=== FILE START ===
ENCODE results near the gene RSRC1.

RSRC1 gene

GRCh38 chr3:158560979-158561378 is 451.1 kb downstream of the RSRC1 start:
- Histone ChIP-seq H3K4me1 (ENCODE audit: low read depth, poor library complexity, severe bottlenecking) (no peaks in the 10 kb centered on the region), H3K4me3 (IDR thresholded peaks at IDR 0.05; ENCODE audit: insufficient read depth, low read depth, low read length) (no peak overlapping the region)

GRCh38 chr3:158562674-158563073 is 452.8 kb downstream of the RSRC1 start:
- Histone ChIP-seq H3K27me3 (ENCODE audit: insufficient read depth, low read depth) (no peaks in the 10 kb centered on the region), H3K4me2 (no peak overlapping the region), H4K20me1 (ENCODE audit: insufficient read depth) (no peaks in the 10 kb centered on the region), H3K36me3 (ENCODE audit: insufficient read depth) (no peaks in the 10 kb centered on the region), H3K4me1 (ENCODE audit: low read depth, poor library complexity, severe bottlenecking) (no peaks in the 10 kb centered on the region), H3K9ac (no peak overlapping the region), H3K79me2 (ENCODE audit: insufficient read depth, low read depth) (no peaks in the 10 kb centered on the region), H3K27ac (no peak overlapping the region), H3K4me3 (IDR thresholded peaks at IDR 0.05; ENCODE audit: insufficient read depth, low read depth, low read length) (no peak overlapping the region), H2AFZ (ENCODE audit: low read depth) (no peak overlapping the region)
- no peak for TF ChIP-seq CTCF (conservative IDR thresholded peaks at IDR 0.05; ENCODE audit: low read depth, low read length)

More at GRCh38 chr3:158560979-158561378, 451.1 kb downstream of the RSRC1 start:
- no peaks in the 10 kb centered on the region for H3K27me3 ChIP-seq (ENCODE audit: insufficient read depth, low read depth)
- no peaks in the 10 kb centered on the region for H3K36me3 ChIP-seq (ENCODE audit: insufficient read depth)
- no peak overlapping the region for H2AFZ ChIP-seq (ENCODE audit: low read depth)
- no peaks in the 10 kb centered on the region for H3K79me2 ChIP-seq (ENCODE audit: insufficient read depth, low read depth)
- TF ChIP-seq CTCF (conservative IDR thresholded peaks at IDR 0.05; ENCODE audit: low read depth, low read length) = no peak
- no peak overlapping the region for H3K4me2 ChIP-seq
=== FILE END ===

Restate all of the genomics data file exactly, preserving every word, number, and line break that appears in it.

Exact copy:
ENCODE results near the gene RSRC1.

RSRC1 gene

GRCh38 chr3:158560979-158561378 is 451.1 kb downstream of the RSRC1 start:
- Histone ChIP-seq H3K4me1 (ENCODE audit: low read depth, poor library complexity, severe bottlenecking) (no peaks in the 10 kb centered on the region), H3K4me3 (IDR thresholded peaks at IDR 0.05; ENCODE audit: insufficient read depth, low read depth, low read length) (no peak overlapping the region)

GRCh38 chr3:158562674-158563073 is 452.8 kb downstream of the RSRC1 start:
- Histone ChIP-seq H3K27me3 (ENCODE audit: insufficient read depth, low read depth) (no peaks in the 10 kb centered on the region), H3K4me2 (no peak overlapping the region), H4K20me1 (ENCODE audit: insufficient read depth) (no peaks in the 10 kb centered on the region), H3K36me3 (ENCODE audit: insufficient read depth) (no peaks in the 10 kb centered on the region), H3K4me1 (ENCODE audit: low read depth, poor library complexity, severe bottlenecking) (no peaks in the 10 kb centered on the region), H3K9ac (no peak overlapping the region), H3K79me2 (ENCODE audit: insufficient read depth, low read depth) (no peaks in the 10 kb centered on the region), H3K27ac (no peak overlapping the region), H3K4me3 (IDR thresholded peaks at IDR 0.05; ENCODE audit: insufficient read depth, low read depth, low read length) (no peak overlapping the region), H2AFZ (ENCODE audit: low read depth) (no peak overlapping the region)
- no peak for TF ChIP-seq CTCF (conservative IDR thresholded peaks at IDR 0.05; ENCODE audit: low read depth, low read length)

More at GRCh38 chr3:158560979-158561378, 451.1 kb downstream of the RSRC1 start:
- no peaks in the 10 kb centered on the region for H3K27me3 ChIP-seq (ENCODE audit: insufficient read depth, low read depth)
- no peaks in the 10 kb centered on the region for H3K36me3 ChIP-seq (ENCODE audit: insufficient read depth)
- no peak overlapping the region for H2AFZ ChIP-seq (ENCODE audit: low read depth)
- no peaks in the 10 kb centered on the region for H3K79me2 ChIP-seq (ENCODE audit: insufficient read depth, low read depth)
- TF ChIP-seq CTCF (conservative IDR thresholded peaks at IDR 0.05; ENCODE audit: low read depth, low read length) = no peak
- no peak overlapping the region for H3K4me2 ChIP-seq